2 hours: 25 min.
Having won the Palme D’or at the 2011 Cannes Film Festival for his fifth film feature, The Tree of Life, film writer and director Terrence Malick has become one of the most intriguing of cinema personalities. Now in its 3rd edition, ONE BIG SOUL: AN ORAL HISTORY OF TERRENCE MALICK is the first ever full-length oral biography of the mysterious director of Badlands, Days of Heaven, The Thin Red Line, The New World, The Tree of Life and To the Wonder and more. The cinematic world of Terrence Malick is explored by those that have known, worked with or experienced Terrence Malick’s private universe up close and personal. Using previously published interviews and articles, as well as material researched by the author, ONE BIG SOUL: AN ORAL HISTORY OF TERRENCE MALICK promises to be an instantly readable and informative account of one of the world’s most reclusive and enigmatic filmmakers. Now including five interviews with Terrence Malick never-before collected into one volume.
VIENNA, 1880: PARKS, STATUARY, CITY SCENES (CREDITS) – MUSIC
Winding streets and dark, ascending staircases.
Schönbrunn Park. The eroded faces of statues at the end of unfrequented lanes. The sound of solitary footsteps on gravel.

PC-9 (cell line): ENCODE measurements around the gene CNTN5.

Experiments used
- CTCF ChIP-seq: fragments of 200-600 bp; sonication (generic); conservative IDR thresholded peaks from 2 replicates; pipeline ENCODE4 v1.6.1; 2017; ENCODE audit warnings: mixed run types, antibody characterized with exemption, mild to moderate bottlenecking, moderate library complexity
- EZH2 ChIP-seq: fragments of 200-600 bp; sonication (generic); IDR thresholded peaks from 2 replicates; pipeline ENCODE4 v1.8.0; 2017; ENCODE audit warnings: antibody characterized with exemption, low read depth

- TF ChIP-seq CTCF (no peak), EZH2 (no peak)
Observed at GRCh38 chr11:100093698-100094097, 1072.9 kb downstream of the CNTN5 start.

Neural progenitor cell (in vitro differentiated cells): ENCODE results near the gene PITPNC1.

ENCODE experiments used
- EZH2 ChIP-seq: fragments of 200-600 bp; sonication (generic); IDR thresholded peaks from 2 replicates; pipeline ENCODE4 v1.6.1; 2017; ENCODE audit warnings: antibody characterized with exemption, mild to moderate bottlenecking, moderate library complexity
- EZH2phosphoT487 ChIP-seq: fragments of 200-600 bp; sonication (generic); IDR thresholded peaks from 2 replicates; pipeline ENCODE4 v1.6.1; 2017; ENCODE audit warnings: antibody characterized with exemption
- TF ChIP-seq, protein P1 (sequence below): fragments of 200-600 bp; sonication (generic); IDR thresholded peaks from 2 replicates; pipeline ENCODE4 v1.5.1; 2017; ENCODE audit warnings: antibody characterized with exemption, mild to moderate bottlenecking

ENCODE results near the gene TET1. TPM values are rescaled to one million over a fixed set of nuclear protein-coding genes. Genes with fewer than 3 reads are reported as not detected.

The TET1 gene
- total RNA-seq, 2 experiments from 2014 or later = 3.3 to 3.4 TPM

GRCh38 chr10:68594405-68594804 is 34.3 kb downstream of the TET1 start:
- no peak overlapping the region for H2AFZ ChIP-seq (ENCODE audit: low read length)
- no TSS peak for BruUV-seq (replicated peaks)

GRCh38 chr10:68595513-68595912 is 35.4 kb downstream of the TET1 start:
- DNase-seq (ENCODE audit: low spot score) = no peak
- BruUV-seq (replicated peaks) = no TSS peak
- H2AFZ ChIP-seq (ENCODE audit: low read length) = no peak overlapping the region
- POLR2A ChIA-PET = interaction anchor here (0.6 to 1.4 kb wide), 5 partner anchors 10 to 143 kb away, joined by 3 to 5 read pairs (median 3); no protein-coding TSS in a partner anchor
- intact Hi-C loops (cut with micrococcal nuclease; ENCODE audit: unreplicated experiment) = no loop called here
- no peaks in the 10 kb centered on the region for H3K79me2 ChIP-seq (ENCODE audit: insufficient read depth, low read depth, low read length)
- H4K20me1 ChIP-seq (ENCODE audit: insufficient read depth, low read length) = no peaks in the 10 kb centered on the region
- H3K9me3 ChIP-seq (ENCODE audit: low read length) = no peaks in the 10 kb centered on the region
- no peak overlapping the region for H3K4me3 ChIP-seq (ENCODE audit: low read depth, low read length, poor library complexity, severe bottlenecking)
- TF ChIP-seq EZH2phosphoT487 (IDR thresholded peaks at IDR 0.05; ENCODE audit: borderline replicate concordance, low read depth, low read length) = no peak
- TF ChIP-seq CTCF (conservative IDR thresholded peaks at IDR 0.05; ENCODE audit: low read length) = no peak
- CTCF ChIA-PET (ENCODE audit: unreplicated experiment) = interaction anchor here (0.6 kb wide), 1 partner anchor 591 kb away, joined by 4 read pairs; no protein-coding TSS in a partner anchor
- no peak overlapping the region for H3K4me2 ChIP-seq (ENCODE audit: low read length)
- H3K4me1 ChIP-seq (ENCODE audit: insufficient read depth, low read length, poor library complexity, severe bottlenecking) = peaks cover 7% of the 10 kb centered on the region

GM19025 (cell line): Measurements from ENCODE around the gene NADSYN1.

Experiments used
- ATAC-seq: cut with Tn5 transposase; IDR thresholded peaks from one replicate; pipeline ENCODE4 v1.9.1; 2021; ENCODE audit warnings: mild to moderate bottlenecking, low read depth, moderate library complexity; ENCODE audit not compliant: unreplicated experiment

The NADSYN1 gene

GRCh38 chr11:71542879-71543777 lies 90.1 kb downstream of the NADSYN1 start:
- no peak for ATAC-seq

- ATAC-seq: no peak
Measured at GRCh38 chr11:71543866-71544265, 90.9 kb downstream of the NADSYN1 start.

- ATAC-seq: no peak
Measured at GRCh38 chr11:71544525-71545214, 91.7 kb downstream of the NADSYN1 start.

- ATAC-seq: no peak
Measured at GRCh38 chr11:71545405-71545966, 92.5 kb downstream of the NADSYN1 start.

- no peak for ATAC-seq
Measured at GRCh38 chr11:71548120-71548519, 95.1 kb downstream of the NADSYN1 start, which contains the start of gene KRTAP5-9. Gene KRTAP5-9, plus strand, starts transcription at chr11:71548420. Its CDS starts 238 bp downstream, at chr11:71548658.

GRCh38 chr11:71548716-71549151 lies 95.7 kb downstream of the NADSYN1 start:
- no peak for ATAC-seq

Forgotten gods and heroes, covered with ivy, snow or soot. Perseus with the head of the Gorgon, Priam mourning Hector, Orpheus and Eurydice at the gates to the underworld.
Caryatids at the Belvedere frown under the weight of the pediment.
Pigeons nest among the gargoyles that stare down from the eaves of the Rathaus.
Great stone griffins, sphinxes, angels; powers the reasonable city no longer recognizes.
Laocoon, in the Michaelerplatz. A great snake has risen up from the sea to wind itself around him.
Paths piled with leaves, inscriptions which cannot be read, their letters obscured by moss or age. The signs of those who have lost their way.
Winter, The still, chaste snow. The faint sound of distant voices, singing. The camera rising, always rising.
Byways, narrow lanes, the grates of sewers, drains and subterranean rooms. An atmosphere of secrecy and hiding.
A white crocus.
Dusk, the perishing light. Bats sweep up insects along the Danube embankment. Lovers withdraw into the shadows of the lindens. Brahms’ First Symphony. Signs of the falling night.
Music rises from one building in particular. The gargoyles and griffins seem to look down from the darkness at its glowing windows with a strange longing.
— from the first revised draft of The English-Speaker (written in 1993 and cut from the June 6, 2002 final draft)
Terrence Malick’s preference for nature and myth over history tarnishes his rich come-back epic The Thin Red Line, argues Colin MacCabe